WASHINGTON (DTN) -- The front-month contracts for West Texas Intermediate futures on the New York Mercantile Exchange and Brent on the Intercontinental Exchange nosedived on Tuesday, with heavy selling accelerated in late-afternoon trade after U.S. President Donald Trump ratcheted up rhetoric in the U.S.-China tariff war during a speech to the United Nations General Assembly.
NYMEX November WTI futures gave back $1.35 or 2.4% to settle at $57.29 barrel (bbl), while ICE November Brent dropped $1.67 or 2.6% to $63.10 bbl. NYMEX October ULSD futures retreated 2.94 cents to a $1.9676 gallon settlement, and the October RBOB contract fell 2.95 cents to end the session at a $1.6543 gallon 1-1/2 week low.
Early morning losses accelerated into an all-out selloff by the end of the session, driven mostly by concerns over progress in U.S.-China trade war and health of the economy. U.S. consumer confidence reading for September released this morning came in below the most bearish expectations, down 9.1 points to 125.1, which follows two consecutive declines in August and July. The conference board attributes the sharp decline to the protracted U.S.-China trade war and its effect on consumers' outlook for the domestic economy.
At the UN General Assembly, Trump offered little comfort to shaky markets after he accused China of currency manipulation and intellectual property theft.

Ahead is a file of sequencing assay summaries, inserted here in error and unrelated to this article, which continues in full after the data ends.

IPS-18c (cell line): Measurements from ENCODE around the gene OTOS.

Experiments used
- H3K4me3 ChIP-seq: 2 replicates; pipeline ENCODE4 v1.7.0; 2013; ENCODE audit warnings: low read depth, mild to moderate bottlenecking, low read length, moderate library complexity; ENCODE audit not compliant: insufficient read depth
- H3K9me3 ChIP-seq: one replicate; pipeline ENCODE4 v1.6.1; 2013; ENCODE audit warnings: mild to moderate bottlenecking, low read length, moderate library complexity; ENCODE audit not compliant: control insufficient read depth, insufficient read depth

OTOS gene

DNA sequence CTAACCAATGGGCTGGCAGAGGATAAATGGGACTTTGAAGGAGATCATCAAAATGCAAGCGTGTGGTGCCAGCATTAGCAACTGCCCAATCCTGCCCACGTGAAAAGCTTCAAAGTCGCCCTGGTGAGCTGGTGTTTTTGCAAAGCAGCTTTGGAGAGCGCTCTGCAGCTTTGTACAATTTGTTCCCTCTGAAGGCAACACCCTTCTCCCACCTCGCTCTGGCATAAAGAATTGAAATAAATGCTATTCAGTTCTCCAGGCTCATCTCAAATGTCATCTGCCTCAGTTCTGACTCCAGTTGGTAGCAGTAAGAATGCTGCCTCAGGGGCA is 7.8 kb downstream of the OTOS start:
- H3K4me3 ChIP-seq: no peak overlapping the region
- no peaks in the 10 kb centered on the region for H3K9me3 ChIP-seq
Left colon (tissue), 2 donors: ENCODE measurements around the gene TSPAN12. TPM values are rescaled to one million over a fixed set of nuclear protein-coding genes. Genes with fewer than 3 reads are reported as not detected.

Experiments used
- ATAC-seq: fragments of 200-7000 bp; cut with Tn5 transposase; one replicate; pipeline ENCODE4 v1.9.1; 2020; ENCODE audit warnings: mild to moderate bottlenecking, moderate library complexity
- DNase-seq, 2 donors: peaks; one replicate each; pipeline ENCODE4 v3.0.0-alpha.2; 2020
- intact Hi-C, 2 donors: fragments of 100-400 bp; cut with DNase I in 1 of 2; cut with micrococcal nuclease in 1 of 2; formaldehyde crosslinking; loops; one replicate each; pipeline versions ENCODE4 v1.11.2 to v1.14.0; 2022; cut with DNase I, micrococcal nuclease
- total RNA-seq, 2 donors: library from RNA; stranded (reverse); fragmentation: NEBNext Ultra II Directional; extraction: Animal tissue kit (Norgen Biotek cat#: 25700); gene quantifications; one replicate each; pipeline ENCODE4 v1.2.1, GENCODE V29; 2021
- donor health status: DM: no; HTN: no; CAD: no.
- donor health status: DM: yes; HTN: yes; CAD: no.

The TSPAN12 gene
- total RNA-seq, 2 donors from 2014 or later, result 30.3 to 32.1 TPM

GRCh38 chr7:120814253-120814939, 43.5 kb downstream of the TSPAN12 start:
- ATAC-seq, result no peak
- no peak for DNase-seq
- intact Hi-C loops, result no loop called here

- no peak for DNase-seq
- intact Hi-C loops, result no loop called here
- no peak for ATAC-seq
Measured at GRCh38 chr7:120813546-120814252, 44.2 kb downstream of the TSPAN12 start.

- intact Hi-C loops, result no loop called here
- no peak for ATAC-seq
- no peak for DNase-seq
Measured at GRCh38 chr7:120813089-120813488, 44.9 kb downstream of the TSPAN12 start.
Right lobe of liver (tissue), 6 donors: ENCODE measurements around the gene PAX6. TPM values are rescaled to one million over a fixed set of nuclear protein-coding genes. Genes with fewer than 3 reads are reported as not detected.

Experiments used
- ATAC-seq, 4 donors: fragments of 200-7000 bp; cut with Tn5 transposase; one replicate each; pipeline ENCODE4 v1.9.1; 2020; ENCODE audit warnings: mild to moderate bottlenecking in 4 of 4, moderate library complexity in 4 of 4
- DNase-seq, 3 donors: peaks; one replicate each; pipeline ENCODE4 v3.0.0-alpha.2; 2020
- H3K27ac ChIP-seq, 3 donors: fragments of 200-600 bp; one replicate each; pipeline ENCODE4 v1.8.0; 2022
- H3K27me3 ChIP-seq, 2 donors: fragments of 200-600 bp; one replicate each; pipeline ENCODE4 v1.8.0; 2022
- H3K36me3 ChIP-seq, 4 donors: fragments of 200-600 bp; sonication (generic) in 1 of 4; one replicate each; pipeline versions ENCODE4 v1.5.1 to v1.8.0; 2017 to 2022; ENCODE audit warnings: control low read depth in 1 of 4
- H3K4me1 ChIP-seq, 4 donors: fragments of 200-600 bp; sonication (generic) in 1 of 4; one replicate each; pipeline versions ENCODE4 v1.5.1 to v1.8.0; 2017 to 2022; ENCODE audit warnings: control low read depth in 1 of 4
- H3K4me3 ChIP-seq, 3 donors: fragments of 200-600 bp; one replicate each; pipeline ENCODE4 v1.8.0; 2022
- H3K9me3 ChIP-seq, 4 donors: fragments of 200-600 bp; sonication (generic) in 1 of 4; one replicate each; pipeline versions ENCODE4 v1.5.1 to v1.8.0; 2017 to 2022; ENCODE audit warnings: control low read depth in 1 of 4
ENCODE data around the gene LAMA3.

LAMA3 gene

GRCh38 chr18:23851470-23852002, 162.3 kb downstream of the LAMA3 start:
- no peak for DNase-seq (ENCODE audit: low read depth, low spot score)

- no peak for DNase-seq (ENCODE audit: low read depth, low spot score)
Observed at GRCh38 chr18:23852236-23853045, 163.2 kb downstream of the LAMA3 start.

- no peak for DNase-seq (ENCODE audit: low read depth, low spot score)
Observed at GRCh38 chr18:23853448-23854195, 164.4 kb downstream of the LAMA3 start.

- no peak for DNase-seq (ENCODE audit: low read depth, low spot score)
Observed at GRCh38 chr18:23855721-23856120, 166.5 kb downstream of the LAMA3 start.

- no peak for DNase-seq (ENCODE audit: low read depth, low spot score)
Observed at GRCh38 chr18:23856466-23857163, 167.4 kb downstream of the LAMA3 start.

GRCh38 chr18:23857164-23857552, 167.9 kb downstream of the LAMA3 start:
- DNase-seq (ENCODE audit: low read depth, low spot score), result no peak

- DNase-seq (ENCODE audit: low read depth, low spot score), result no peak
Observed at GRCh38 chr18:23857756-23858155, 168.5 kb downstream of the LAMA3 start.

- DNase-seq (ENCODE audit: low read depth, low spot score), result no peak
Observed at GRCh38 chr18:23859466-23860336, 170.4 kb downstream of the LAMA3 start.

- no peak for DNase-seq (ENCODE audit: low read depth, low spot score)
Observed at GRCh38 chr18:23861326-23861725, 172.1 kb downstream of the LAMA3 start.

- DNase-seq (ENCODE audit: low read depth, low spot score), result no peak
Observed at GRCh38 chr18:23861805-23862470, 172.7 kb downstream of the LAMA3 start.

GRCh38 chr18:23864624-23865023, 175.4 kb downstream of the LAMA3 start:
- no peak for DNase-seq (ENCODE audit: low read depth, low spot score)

"I will not accept a bad deal for American people," declared Trump at the annual gathering of world leaders in New York.
Following the speech, U.S. stock market dipped, dollar fell to intra-session low of 97.80 and oil prices deepened losses.
Oil futures were already in retreat earlier in the session after reports emerged Saudi Aramco restored 75% of shut-in oil production, suggesting the company is on track to bring back the full 5.7 million barrels per day (bpd) in production shut-in on schedule.
According to wire reports, crude production at the Abqaiq plant is currently at 3 million bpd while processing at the Khurais oil field has reached more than 1.3 million bpd.
Market participants now await the weekly rundown of supply figures on U.S. crude and petroleum stockpiles for the week ended Sept. 20. DTN expects U.S. crude oil inventories to have declined 1 million bbl last week, in line with the seasonal trend in which crude inventories typically decline during the last weeks of summer before rising again in late September and October during the refinery maintenance season. Gasoline stocks are seen to have increased 1.3 million bbl last week and distillate stocks to have declined by 1.2 million bbl.
American Petroleum Institute will publish estimates at 4:30 p.m. EDT, while U.S. Energy Information Administration is set to release official data 10:30 a.m. EDT Wednesday.
Liubov Georges can be reached at firstname.lastname@example.org
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